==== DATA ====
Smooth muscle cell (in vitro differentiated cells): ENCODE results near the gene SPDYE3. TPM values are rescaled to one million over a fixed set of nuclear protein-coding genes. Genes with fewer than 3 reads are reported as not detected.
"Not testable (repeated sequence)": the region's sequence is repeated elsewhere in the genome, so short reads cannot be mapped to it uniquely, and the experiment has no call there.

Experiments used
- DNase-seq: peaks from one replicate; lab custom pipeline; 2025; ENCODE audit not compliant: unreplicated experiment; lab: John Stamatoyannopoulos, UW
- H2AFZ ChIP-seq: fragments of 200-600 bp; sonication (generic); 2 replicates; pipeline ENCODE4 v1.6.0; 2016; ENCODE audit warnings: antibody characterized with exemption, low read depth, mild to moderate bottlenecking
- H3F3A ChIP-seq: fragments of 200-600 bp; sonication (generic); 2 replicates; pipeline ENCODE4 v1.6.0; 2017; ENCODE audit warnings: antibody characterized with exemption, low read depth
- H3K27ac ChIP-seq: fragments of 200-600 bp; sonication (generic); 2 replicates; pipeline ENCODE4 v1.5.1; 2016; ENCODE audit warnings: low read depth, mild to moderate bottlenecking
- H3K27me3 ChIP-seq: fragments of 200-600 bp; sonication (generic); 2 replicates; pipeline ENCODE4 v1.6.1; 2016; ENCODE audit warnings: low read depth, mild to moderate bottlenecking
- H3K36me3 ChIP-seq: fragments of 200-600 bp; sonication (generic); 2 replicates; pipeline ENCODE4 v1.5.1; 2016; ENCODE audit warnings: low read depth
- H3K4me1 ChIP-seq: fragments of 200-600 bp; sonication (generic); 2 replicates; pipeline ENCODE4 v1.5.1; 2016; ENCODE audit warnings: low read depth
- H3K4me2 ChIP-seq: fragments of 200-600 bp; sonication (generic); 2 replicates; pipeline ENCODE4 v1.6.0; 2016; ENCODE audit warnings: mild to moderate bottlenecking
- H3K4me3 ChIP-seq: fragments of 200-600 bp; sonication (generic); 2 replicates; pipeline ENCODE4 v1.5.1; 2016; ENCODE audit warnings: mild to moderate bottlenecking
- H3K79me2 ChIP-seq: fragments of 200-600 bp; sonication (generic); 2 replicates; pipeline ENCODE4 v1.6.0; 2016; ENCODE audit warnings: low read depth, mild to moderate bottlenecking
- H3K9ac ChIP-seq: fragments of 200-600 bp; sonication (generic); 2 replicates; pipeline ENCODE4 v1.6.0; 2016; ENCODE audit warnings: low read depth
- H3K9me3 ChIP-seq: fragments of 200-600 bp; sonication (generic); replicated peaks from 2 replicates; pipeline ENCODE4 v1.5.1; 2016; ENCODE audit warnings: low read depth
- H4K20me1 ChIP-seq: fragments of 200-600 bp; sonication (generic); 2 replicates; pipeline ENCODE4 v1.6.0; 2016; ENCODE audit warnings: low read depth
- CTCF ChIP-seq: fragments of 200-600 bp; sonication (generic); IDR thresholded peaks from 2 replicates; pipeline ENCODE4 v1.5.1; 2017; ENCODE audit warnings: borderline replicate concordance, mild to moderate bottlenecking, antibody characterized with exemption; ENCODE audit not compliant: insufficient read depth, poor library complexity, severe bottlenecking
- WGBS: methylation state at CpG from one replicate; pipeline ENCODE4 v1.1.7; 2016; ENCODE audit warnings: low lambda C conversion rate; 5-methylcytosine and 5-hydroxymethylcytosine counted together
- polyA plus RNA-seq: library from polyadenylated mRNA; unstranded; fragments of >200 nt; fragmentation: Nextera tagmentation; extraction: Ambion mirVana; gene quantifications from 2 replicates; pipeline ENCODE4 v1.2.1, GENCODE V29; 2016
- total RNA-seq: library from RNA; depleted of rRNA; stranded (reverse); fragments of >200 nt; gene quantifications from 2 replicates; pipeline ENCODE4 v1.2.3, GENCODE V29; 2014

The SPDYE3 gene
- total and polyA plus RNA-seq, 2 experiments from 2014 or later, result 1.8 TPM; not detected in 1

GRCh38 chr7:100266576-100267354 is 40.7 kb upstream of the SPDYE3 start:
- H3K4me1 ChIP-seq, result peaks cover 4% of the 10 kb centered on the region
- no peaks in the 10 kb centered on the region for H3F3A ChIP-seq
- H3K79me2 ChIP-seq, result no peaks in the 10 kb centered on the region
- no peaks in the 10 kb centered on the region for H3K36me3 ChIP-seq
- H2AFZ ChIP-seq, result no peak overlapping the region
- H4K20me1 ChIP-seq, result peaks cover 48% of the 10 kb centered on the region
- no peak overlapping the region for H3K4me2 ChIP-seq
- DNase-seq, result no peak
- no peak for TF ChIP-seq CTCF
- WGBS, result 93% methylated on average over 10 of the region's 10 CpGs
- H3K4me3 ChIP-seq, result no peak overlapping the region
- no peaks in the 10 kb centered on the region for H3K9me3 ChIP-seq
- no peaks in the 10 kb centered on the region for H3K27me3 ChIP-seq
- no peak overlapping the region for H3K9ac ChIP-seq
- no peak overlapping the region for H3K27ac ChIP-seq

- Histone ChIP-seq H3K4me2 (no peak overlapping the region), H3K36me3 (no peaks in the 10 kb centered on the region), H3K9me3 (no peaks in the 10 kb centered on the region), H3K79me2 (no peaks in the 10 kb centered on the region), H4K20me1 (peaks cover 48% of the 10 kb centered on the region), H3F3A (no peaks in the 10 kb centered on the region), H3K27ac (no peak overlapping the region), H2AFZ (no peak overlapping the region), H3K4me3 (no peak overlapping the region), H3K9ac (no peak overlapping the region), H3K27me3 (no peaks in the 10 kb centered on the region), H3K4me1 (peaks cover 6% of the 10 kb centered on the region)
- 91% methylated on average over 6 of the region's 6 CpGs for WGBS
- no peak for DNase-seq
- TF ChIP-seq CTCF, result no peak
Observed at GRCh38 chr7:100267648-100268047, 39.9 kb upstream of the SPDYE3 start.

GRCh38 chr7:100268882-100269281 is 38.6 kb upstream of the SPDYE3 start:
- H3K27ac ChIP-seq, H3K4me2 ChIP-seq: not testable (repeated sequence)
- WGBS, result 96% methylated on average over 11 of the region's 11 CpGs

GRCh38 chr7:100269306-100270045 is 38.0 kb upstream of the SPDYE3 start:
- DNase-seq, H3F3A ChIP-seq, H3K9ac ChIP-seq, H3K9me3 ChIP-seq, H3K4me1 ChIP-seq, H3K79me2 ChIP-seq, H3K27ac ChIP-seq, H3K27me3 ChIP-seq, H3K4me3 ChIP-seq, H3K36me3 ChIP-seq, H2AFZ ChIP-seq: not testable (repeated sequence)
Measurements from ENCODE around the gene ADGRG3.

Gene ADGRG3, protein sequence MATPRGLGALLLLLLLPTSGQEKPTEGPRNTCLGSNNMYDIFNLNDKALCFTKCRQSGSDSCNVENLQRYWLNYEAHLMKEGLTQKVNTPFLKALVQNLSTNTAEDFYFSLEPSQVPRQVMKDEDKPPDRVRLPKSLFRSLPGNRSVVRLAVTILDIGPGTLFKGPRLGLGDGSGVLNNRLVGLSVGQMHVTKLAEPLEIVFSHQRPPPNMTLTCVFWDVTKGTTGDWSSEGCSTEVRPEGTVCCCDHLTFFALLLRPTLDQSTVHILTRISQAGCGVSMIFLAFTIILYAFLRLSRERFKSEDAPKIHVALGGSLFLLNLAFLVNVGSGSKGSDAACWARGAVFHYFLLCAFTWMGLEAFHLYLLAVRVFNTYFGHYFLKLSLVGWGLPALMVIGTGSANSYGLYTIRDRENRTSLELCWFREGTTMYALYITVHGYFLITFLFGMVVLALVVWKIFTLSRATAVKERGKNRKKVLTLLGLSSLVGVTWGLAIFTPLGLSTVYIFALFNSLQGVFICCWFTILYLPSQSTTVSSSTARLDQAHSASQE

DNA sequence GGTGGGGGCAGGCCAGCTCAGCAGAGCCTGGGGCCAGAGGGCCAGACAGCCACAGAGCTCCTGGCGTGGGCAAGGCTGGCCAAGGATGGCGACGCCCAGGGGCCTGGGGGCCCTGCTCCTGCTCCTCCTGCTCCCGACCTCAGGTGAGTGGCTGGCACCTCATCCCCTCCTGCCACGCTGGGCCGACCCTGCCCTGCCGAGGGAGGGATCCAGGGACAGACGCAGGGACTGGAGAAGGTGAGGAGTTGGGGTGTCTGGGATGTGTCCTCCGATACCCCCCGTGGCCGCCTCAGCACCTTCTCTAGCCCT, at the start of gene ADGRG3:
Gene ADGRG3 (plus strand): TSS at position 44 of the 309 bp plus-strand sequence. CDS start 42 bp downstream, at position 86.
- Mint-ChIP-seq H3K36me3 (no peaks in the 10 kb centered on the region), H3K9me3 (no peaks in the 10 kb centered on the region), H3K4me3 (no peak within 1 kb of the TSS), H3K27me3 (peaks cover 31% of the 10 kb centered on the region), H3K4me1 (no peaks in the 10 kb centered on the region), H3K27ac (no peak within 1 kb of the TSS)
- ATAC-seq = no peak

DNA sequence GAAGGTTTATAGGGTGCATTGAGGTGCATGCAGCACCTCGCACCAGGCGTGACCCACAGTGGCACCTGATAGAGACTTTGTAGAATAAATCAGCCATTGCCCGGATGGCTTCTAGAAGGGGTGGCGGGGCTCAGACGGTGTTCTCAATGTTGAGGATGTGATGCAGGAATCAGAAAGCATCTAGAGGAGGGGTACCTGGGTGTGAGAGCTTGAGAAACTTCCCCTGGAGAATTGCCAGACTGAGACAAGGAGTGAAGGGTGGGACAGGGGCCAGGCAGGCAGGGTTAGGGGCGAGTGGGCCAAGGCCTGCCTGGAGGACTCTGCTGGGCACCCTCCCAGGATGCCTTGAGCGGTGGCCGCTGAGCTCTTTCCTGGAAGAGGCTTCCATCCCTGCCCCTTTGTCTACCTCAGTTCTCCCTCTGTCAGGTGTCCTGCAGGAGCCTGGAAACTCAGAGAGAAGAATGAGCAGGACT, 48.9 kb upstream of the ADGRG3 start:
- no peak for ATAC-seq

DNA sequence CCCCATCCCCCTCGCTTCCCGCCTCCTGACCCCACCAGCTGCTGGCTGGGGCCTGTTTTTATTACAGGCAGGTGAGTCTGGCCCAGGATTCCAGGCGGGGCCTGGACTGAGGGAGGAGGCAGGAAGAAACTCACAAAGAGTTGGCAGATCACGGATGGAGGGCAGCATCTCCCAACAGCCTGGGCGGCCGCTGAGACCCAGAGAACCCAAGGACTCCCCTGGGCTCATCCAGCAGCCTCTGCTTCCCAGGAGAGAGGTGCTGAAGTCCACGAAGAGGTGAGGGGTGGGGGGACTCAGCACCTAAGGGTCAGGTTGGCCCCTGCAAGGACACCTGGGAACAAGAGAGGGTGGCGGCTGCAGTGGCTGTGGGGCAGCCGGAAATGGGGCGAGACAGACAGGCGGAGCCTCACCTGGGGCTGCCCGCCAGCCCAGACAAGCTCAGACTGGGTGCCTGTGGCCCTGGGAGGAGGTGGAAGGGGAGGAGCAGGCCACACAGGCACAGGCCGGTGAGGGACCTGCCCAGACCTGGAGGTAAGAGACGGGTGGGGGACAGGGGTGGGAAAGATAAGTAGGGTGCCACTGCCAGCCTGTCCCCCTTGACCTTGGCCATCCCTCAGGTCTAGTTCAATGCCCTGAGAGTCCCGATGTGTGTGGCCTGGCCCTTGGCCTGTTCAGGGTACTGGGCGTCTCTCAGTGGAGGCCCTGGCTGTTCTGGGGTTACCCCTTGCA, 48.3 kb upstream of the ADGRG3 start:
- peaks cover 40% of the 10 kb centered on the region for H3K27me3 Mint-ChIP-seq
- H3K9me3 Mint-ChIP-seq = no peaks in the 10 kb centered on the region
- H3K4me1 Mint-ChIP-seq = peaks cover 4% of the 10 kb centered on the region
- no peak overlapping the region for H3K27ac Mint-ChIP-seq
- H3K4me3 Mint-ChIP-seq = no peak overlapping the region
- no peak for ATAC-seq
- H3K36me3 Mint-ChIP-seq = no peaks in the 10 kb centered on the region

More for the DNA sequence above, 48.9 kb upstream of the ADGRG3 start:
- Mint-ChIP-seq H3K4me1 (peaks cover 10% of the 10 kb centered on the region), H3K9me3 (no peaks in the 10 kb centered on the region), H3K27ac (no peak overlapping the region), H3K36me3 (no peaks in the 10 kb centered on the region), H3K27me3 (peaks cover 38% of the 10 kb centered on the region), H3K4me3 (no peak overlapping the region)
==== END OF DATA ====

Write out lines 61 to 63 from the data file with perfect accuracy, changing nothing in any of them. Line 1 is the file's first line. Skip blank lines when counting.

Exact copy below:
- no peak overlapping the region for H3K27ac Mint-ChIP-seq
- H3K4me3 Mint-ChIP-seq = no peak overlapping the region
- no peak for ATAC-seq